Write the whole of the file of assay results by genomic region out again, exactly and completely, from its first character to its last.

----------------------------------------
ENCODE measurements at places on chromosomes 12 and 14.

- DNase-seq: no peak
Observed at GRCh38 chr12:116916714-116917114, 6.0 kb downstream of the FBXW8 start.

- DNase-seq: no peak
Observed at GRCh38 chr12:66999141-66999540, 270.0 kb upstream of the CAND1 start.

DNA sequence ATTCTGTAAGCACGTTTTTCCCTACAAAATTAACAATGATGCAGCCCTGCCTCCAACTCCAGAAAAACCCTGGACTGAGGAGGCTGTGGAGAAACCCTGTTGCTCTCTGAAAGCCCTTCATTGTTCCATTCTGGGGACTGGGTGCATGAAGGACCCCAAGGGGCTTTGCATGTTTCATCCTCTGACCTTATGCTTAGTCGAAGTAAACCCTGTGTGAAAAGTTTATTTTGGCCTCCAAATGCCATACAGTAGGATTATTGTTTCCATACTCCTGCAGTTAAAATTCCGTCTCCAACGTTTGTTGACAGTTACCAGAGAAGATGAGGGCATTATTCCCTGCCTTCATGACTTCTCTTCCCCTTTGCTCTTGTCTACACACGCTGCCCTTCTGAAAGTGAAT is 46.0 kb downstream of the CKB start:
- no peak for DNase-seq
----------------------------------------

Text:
ENCODE measurements at places on chromosomes 12 and 14.

- DNase-seq: no peak
Observed at GRCh38 chr12:116916714-116917114, 6.0 kb downstream of the FBXW8 start.

- DNase-seq: no peak
Observed at GRCh38 chr12:66999141-66999540, 270.0 kb upstream of the CAND1 start.

DNA sequence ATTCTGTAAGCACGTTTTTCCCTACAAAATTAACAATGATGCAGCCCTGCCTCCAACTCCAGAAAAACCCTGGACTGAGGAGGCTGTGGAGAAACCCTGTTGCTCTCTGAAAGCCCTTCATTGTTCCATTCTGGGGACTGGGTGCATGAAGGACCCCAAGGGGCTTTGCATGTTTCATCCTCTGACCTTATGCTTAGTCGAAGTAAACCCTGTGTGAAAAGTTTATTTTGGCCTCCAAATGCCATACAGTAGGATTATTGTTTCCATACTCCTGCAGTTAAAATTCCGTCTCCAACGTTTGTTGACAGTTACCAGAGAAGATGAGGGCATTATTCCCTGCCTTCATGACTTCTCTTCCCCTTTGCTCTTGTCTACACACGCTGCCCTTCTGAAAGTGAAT is 46.0 kb downstream of the CKB start:
- no peak for DNase-seq